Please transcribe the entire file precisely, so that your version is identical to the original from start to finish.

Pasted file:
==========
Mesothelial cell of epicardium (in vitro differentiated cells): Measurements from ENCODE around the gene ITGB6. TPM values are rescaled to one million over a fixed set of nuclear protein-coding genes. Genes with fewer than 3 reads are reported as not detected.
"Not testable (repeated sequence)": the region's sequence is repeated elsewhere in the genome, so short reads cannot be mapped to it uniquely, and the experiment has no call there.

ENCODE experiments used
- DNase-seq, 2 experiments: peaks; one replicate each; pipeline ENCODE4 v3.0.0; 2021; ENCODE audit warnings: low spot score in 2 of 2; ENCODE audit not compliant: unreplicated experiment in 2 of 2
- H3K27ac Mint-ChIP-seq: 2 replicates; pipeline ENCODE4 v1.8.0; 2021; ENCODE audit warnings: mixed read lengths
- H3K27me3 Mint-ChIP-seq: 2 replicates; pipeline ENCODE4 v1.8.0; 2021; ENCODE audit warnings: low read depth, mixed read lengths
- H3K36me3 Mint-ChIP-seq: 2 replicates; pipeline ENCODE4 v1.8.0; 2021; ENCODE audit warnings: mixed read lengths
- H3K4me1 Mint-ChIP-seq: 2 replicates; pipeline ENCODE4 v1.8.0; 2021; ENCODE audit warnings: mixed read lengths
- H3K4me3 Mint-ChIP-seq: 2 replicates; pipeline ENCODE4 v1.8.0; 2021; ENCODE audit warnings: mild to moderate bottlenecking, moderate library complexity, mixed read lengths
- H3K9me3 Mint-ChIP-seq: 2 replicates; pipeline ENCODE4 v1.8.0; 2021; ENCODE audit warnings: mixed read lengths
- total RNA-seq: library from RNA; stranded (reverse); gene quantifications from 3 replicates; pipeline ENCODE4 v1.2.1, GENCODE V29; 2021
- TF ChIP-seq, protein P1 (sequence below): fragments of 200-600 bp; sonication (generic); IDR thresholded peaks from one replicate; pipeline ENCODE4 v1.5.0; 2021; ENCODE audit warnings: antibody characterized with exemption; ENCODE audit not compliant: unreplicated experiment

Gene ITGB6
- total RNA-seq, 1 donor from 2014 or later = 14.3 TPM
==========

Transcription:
Mesothelial cell of epicardium (in vitro differentiated cells): Measurements from ENCODE around the gene ITGB6. TPM values are rescaled to one million over a fixed set of nuclear protein-coding genes. Genes with fewer than 3 reads are reported as not detected.
"Not testable (repeated sequence)": the region's sequence is repeated elsewhere in the genome, so short reads cannot be mapped to it uniquely, and the experiment has no call there.

ENCODE experiments used
- DNase-seq, 2 experiments: peaks; one replicate each; pipeline ENCODE4 v3.0.0; 2021; ENCODE audit warnings: low spot score in 2 of 2; ENCODE audit not compliant: unreplicated experiment in 2 of 2
- H3K27ac Mint-ChIP-seq: 2 replicates; pipeline ENCODE4 v1.8.0; 2021; ENCODE audit warnings: mixed read lengths
- H3K27me3 Mint-ChIP-seq: 2 replicates; pipeline ENCODE4 v1.8.0; 2021; ENCODE audit warnings: low read depth, mixed read lengths
- H3K36me3 Mint-ChIP-seq: 2 replicates; pipeline ENCODE4 v1.8.0; 2021; ENCODE audit warnings: mixed read lengths
- H3K4me1 Mint-ChIP-seq: 2 replicates; pipeline ENCODE4 v1.8.0; 2021; ENCODE audit warnings: mixed read lengths
- H3K4me3 Mint-ChIP-seq: 2 replicates; pipeline ENCODE4 v1.8.0; 2021; ENCODE audit warnings: mild to moderate bottlenecking, moderate library complexity, mixed read lengths
- H3K9me3 Mint-ChIP-seq: 2 replicates; pipeline ENCODE4 v1.8.0; 2021; ENCODE audit warnings: mixed read lengths
- total RNA-seq: library from RNA; stranded (reverse); gene quantifications from 3 replicates; pipeline ENCODE4 v1.2.1, GENCODE V29; 2021
- TF ChIP-seq, protein P1 (sequence below): fragments of 200-600 bp; sonication (generic); IDR thresholded peaks from one replicate; pipeline ENCODE4 v1.5.0; 2021; ENCODE audit warnings: antibody characterized with exemption; ENCODE audit not compliant: unreplicated experiment

Gene ITGB6
- total RNA-seq, 1 donor from 2014 or later = 14.3 TPM